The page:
As the Washington regulation of candy edibles remains in flux, now is as good a time as ever for consumers to start engaging with some of the great sweets that are still found in shops.
This last week was the first time I tried Magic Kitchen's Marmas, a chewy gummy that packs a wallop for 10 milligrams of THC and a recently released alternative of 1:1 CBD. The soft candy comes in an array of flavors like apple, raspberry, grape and watermelon. I landed on the 10 milligram Blue Raspberry flavor when I took a visit to downtown Spokane's Cinder.
What is readily apparent when you try Marmas for the first time is the level of packaging and production that Magic Kitchen and other producers have gotten to. In the early stages of the industry, after the cannabis-legalizing Initiative-502 was passed, there was a level of amateurism in the packaging and consistency of many of the edibles that found their way to recreational shops.
Now, customers know exactly what they're getting, which is a dialed-in product that rivals the taste of sweets that line the candy aisle of grocery stores. Five years ago when I'd grab a chocolate or baked good, I'd try to get past the pungent and loud taste of the cannabis in every bite. That poor taste is nowhere to be found.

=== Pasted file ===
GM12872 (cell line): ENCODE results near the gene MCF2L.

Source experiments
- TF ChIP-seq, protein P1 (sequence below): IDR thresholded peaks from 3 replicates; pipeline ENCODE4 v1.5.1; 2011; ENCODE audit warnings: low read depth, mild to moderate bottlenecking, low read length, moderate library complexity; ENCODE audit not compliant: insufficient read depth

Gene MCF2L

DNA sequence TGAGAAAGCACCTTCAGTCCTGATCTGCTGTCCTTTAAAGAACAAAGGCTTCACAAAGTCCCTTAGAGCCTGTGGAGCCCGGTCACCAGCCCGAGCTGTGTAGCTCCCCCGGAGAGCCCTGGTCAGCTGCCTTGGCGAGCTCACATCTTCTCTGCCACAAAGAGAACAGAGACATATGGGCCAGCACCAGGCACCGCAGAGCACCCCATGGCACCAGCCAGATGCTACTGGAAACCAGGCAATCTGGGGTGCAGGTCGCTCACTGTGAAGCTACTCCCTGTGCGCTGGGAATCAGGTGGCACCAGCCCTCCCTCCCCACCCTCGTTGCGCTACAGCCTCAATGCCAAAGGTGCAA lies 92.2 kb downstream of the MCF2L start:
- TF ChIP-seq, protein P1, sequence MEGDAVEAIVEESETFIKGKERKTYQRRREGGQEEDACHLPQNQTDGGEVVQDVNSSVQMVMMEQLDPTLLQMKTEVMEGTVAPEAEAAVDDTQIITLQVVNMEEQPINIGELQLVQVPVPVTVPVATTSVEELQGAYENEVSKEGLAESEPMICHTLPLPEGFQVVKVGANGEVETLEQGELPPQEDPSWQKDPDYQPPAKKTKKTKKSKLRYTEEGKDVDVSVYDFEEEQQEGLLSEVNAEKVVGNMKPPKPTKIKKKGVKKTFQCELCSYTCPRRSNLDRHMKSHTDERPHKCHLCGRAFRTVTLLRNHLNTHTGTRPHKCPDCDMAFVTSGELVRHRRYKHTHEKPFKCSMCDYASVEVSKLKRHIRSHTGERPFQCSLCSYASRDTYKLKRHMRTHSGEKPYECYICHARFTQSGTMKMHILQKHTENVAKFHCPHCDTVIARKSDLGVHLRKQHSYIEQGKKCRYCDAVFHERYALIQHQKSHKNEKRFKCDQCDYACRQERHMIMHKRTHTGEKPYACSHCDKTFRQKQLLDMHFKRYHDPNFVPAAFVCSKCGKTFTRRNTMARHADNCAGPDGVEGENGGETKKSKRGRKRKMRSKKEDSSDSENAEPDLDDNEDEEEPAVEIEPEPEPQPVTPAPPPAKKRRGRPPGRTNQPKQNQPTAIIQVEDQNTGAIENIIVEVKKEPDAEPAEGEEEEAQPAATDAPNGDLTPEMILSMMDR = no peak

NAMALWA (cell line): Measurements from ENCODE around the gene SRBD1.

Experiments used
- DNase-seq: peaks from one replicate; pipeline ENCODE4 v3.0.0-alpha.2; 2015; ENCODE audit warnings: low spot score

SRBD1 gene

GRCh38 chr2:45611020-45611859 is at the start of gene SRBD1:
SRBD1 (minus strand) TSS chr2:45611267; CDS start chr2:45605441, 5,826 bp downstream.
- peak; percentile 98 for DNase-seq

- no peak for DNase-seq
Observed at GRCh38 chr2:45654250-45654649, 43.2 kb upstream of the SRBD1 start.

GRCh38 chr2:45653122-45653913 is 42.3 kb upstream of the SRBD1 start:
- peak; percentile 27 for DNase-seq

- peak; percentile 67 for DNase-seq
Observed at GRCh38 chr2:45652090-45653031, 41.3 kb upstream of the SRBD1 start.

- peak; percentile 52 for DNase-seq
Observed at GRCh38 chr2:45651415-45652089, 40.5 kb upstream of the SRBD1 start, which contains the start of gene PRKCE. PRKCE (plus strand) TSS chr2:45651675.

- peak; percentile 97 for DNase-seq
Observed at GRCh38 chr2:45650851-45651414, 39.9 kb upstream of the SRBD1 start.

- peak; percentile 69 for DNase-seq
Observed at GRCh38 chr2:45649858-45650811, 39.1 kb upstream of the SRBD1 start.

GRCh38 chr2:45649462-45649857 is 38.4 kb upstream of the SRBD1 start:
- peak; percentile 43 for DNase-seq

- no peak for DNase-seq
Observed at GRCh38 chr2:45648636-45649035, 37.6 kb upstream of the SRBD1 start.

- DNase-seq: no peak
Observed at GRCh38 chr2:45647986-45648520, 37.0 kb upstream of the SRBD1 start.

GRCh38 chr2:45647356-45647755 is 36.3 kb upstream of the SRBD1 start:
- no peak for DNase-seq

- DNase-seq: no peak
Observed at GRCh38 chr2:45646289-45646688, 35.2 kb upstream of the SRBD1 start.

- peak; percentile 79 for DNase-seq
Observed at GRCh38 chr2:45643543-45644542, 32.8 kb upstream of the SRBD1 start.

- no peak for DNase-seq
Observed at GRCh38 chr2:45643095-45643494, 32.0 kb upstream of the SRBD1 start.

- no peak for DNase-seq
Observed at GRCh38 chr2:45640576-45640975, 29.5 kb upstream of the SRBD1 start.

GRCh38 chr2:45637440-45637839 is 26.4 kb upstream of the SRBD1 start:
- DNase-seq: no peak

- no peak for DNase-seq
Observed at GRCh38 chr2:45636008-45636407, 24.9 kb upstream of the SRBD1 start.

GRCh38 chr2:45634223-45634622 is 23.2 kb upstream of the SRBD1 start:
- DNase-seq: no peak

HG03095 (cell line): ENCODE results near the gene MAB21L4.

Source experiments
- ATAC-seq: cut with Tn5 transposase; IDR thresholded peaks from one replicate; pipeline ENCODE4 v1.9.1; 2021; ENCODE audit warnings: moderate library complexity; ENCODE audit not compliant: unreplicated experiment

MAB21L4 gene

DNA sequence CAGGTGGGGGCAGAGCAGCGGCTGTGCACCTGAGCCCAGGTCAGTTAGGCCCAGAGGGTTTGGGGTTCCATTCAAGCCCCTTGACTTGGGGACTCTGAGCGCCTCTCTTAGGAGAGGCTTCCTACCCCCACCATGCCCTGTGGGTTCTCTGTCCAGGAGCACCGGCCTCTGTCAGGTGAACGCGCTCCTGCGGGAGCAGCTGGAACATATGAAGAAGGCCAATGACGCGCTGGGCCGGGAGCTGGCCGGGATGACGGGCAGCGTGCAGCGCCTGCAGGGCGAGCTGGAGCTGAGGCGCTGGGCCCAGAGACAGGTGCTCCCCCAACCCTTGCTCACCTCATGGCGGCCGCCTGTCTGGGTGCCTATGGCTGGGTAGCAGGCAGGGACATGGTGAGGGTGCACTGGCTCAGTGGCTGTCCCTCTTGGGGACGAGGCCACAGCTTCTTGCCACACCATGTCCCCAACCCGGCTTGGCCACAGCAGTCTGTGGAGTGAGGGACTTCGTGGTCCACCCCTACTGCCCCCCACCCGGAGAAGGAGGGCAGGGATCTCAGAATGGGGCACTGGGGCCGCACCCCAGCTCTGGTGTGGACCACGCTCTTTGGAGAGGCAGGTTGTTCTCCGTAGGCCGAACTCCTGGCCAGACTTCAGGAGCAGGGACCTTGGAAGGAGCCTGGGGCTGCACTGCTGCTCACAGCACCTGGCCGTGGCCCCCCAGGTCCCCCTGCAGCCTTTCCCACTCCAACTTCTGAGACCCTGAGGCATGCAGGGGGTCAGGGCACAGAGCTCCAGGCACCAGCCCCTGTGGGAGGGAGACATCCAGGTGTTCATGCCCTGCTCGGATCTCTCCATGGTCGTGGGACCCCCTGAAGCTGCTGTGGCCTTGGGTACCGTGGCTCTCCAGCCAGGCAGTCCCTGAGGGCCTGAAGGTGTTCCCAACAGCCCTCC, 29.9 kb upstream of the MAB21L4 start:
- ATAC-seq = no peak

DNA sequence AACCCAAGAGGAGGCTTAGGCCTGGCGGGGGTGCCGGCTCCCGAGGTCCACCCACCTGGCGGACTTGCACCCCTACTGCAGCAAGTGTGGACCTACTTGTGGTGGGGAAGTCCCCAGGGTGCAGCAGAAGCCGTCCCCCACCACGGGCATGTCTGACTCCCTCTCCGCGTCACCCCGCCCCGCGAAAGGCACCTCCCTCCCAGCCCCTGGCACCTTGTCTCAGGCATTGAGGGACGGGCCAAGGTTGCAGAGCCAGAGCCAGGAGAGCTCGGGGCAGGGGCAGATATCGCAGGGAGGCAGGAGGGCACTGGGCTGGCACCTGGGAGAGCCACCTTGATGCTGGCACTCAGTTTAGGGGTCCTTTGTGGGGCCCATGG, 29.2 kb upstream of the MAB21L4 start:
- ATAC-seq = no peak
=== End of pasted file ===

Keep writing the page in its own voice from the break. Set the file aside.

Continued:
The individually wrapped candies have an ideal texture and consistency for a fruit chew, as their sugary outside hides a uniquely soft-gummy texture. The candy is definitely worth savoring while chewing and it avoids the notorious feeling of remnants gunked in your molars or caked onto and between your teeth.
The first time indulging, it was clear that the Magic Kitchen candy excels at offering a warm, cozy high. A weekend of binge watching The Sopranos and going to the theater didn't require a good dosing of Marmas, but it sure didn't hurt. You can't help but melt when you properly dose and find that body high bliss.
The experience of the CBD version of the product is relaxing as well, with the expected clear-headed high that may be ideal for more medicinal-seeking consumers. Though the THC iteration did contribute to a greater obsession in Tony Soprano's guy "Paulie Walnuts." ♦